The scientists said China is denying access to the data for the investigation. They were unable to study the personal data of the patients, as it is confidential information. In addition, many of the recovered refused to meet with representatives of the organization.
According to expert on zoonotic infections and food safety Peter Ben Embarek, experts have reason to believe that at the time of the outbreak, there were at least a thousand infected in Wuhan, CNN reports. These people did not have a severe illness. Thus, the first version of China about the appearance of the virus only in December is refuted.
Another discovery is the presence of at least 13 coronavirus mutations in December 2019. Experts have studied the samples of Covid-19 provided by China, they were able to study individual elements of the genetic material of the virus cells.
Some of their mutations started spreading from local markets, and some are not associated with them.
Data on early mutations, together with a broader study of 2019 patient sample samples in China, could help determine the timing and geography of infection.
Was the virus transmitted from animal to human through an intermediate host?
Scientists have come to the conclusion that the virus entered humans through an intermediate host, that is, through animals. It is this basic theory that scientists will study in the near future, said a member of the international expert group Peter Dashak in an interview with The New York Times.
What kind of animals became carriers and where exactly this happened is still unclear. The main suspects are still pangolins and bats.
According to Dashak, the data suggests that the coronavirus most likely first appeared in animals in China or Southeast Asia.
Dashak mentioned that he has visited farms with domesticated wild animals in China on several occasions. There are several species of wild animals at once, such as sun badgers, civet dogs and raccoon dogs. They could have contracted the coronavirus from bats. Subsequently, the virus could have passed on to farm workers or entered the Wuhan market with live or slaughtered farm animals.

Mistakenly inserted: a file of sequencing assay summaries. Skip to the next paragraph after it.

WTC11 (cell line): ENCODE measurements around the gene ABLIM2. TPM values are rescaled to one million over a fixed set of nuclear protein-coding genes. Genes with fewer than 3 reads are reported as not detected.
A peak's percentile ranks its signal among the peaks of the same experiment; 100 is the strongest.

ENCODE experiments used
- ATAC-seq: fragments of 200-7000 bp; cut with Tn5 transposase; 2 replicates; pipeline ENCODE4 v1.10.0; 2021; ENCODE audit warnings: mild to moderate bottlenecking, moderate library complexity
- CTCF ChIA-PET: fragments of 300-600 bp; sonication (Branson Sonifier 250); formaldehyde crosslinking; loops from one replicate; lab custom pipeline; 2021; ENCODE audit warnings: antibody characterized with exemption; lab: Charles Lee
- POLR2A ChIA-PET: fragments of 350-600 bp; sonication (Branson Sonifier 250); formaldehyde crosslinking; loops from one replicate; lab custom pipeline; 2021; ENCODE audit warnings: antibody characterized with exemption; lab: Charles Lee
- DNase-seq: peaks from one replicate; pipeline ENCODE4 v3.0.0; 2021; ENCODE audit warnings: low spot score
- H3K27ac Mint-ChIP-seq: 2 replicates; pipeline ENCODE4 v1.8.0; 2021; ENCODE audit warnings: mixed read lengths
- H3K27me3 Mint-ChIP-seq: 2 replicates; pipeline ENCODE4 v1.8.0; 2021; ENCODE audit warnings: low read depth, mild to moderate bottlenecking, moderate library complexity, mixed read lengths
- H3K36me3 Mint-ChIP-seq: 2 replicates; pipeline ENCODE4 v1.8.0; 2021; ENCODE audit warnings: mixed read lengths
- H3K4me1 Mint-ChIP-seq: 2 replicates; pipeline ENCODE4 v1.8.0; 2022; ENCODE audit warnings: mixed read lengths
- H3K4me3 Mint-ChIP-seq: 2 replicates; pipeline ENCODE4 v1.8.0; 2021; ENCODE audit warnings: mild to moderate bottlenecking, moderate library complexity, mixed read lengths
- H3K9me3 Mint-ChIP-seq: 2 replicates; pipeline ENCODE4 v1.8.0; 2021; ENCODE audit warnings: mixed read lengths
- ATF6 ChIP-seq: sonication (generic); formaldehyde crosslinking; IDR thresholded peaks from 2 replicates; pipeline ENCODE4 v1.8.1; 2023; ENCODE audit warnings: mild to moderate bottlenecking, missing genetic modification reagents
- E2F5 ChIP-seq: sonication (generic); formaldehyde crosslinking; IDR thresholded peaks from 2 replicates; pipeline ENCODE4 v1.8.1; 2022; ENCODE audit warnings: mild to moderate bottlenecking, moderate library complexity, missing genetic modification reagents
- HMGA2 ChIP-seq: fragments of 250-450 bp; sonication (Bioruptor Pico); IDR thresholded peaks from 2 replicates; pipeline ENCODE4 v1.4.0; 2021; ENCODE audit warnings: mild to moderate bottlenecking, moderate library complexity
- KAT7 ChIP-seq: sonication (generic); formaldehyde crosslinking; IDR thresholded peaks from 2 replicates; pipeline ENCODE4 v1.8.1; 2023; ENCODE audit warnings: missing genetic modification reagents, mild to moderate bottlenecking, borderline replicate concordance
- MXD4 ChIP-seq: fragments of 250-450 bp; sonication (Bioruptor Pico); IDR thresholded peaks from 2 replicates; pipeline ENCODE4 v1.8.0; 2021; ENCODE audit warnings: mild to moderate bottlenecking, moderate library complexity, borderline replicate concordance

The exact chain of transmission of the virus will still be studied.
Also, outbreaks could have occurred in other markets in other regions, they remained unreported.
Could the virus be transmitted through frozen foods?
Experts also want to further investigate the theory of the spread of the virus through the surfaces of frozen foods through their sale and transport.
The market in Wuhan dealt mainly with frozen animal products and seafood. And initially, the virus could enter the market through such products. This theory was given the status of "very likely".
The WHO team is about to visit China for the second time for further research. Authorities often deny access to data that would help track the chain of the pandemic, and it takes "very diplomatic steps" to get more information.
“Any such issue will be delicate in China, it will take persuasion, diplomacy and energy. Finding the source of this virus in China is not a high priority for the Chinese government. The emergence of the virus is a political issue. This is one of the problems, and it is clear and obvious to everyone who is on watched it, "says Peter Dashak.
Another member of the expedition, Danish immunologist Thea Colsen Fischer, in an interview with the New York Times called the investigation "highly geopolitical."
“Everyone knows how much pressure is being put on China to cooperate with this investigation, and how many charges may arise in connection with this,” she said.